Metaphysical conviction or methodological restriction ? The meaning of John Hughlings Jackson's 'Doctrine of Concomitance' and its usefulness in the past and present

Nicolaas ARTS

Postbus 31187, 6503 CB Nijmegen, The Netherlands


Jackson's 'Doctrine of Concomitance' (DOC) is his answer to the mind-body problem. It consists of three statements: "first, that states of [mind] are utterly different from nervous states; second, that the two things occur together - that for every mental state there is a correlative nervous state; third, that although the two things occur in parallelism, there is no interference of one with the other."(1)

These statements seem to imply that Jackson adopted the view of Leibniz, who believed that mind and brain are so distinct that it is incomprehensible how they could act upon each other. Nevertheless, they progressed along parallel paths and for Leibniz this meant that God arranged things in advance, that He synchronized mind and brain like two clocks.

It is here that the major problem arises in interpreting Jackson's DOC: he did not believe in God or in pre-established harmony. How then could he explain that mind and brain progress along parallel paths? In the past hundred years commentators have tried to solve this problem by claiming that 'in reality' Jackson was a materialist or a Cartesian dualist, but these claims are directly invalidated by Jackson's writings.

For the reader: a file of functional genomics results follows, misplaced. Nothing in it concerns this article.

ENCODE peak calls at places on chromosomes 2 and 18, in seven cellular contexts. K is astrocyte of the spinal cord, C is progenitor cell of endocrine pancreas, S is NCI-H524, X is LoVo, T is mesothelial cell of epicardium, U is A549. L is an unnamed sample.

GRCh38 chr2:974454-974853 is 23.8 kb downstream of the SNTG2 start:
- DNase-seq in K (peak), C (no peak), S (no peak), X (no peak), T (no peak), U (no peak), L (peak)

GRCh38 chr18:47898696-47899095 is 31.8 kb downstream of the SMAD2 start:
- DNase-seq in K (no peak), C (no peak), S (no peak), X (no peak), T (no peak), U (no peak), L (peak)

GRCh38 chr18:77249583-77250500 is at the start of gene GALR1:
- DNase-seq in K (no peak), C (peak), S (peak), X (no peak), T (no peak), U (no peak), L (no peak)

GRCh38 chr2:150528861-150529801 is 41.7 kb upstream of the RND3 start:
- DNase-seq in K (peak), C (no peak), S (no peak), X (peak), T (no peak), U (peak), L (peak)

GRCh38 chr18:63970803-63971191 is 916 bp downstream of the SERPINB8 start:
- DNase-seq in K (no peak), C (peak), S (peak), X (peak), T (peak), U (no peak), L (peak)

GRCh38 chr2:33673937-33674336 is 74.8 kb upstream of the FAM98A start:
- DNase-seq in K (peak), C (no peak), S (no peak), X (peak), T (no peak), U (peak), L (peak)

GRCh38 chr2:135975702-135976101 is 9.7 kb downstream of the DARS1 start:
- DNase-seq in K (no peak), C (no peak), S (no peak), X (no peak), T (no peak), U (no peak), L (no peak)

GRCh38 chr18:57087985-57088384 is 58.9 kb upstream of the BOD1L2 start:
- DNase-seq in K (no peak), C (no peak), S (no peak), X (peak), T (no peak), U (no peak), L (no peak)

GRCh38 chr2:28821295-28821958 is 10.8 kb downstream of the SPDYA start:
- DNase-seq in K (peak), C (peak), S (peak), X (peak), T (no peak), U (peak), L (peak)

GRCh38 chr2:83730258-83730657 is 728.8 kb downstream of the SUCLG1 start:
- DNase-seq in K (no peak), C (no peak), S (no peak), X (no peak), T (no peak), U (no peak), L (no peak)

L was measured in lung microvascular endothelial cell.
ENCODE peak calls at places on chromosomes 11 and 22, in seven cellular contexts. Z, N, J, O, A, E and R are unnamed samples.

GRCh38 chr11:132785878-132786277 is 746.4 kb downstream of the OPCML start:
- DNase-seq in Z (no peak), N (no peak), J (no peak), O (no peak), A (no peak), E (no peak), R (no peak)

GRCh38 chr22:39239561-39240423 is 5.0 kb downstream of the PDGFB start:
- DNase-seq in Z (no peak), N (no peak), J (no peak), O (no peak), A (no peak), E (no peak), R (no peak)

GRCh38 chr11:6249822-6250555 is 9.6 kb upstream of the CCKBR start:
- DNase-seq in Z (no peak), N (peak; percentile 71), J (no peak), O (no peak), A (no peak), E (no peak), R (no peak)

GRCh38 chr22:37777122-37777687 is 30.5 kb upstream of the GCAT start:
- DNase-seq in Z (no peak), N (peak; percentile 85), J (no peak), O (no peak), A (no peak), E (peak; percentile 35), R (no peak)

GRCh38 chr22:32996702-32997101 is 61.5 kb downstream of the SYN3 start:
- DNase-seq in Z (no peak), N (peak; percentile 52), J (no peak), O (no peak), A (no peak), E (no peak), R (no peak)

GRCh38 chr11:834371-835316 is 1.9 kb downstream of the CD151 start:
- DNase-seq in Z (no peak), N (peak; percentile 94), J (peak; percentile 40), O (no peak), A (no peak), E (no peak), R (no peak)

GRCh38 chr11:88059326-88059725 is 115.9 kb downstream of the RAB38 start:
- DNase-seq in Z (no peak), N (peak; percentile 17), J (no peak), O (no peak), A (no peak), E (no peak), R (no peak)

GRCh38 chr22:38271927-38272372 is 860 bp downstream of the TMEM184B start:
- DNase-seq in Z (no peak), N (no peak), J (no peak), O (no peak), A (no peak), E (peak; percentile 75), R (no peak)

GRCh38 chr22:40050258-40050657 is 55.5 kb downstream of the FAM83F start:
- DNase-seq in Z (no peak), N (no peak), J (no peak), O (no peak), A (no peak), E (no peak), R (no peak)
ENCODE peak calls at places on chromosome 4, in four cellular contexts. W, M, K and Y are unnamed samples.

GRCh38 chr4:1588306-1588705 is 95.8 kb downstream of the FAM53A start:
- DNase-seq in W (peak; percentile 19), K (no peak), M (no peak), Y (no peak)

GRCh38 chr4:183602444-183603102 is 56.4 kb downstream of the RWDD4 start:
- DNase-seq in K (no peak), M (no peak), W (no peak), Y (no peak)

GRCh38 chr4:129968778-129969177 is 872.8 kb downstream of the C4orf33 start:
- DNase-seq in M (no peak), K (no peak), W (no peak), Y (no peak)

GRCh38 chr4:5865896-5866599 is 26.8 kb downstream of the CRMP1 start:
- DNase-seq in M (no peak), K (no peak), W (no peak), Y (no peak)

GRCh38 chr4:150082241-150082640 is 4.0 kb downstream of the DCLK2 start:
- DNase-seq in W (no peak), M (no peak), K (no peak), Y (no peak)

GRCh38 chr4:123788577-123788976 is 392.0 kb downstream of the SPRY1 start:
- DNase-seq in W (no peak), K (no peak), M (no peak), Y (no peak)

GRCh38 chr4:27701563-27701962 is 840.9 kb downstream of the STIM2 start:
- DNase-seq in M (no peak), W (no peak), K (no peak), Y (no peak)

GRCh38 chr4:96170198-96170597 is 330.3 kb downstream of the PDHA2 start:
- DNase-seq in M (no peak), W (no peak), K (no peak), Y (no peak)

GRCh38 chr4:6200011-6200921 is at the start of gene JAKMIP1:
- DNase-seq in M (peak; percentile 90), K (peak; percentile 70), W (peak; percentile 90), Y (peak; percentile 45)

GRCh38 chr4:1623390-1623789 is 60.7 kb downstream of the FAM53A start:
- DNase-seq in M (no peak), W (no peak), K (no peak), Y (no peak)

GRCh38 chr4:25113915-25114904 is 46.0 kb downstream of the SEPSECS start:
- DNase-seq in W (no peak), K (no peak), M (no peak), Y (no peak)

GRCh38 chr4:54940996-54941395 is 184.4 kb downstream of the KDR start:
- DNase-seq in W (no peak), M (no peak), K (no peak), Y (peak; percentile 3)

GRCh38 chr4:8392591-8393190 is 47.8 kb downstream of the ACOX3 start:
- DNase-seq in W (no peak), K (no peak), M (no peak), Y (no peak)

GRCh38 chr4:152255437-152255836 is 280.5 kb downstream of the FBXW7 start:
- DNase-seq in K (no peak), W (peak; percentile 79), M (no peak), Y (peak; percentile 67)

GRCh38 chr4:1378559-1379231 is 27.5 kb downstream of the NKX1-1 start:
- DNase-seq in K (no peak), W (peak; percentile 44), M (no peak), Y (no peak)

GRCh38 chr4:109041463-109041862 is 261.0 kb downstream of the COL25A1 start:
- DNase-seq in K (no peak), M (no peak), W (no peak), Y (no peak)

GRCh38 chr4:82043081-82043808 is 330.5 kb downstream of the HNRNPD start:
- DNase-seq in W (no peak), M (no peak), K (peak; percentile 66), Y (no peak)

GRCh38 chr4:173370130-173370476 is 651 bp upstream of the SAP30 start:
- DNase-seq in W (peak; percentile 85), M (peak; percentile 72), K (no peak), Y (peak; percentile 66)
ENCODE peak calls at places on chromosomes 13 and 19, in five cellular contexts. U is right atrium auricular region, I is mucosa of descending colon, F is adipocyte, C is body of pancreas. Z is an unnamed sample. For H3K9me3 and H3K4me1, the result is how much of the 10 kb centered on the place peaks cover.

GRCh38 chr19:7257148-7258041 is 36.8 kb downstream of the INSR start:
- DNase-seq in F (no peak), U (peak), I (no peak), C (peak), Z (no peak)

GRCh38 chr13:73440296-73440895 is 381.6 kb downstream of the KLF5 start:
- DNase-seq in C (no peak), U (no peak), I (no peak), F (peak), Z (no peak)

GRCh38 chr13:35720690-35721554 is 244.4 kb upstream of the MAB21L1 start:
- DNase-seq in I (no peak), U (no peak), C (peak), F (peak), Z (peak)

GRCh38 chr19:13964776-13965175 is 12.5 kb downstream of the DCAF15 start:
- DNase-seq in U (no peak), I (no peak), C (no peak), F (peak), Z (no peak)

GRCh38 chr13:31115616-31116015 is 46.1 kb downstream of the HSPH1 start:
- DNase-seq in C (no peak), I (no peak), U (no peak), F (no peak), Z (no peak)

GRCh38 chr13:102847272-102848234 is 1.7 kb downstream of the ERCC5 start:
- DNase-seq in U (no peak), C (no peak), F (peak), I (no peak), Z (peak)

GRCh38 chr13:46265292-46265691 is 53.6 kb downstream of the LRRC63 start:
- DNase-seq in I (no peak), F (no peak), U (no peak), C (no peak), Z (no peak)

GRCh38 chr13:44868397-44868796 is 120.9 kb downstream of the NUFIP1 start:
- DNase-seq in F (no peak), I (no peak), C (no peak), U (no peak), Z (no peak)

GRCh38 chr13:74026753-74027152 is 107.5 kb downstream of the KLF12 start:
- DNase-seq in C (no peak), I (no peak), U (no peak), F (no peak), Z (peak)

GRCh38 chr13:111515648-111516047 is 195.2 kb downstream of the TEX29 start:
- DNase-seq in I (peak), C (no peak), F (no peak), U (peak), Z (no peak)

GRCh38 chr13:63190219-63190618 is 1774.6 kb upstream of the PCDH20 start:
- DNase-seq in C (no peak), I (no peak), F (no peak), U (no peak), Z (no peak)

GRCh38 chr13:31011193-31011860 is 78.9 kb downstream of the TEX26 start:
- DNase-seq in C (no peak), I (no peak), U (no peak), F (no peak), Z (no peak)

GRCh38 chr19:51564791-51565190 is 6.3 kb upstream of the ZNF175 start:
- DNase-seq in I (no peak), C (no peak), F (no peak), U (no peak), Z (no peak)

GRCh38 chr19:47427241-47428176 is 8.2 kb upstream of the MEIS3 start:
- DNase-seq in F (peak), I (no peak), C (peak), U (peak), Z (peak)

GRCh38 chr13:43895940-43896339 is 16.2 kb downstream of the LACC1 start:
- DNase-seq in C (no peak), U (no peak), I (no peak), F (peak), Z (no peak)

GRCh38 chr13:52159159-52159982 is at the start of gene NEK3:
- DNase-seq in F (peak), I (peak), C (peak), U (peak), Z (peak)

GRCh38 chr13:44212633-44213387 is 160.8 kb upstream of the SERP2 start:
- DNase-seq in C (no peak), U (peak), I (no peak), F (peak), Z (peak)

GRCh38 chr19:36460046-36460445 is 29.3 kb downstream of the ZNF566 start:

Most difficulties with interpreting the DOC originate in a fundamental misunderstanding of what Jackson was up to when he formulated this doctrine. Jackson did not want to defend a philosophical position; he confessed that he did not know and did not care how mind and brain were related; for methodological reasons he just wanted to assume a parallelism.

In this presentation I wish to elaborate on Jackson's strategy in handling the mind-body problem and show how his DOC arose from contemporary discussions about the relation between psychology and physiology, especially in the works of John Stuart Mill, George Henry Lewes and Herbert Spencer.

Moreover, I argue that Jackson's DOC is still a very sensible strategy for dealing with the complexities of the mind-body problem in neurology and psychiatry, albeit for reasons different from those of one hundred years ago.

(1) John Hughlings Jackson - Selected Writings. Edited by James Taylor. London, 1931-1932: Hodder and Stoughton. Reprint: Nijmegen, 1996: Arts & Boeve. Vol. 2, p. 72.


Panel 1A   (Body-Mind)
Tuesday, 14 September 1999

The Neurosciences and Psychiatry: Crossing the Boundaries

Joint Congress of the European Association for the History of Psychiatry (EAHP), the European Club for the History of Neurology (ECHN), and the International Society for the History of the Neurosciences (ISHN)

Zurich and Lausanne, Switzerland, 13-18 September 1999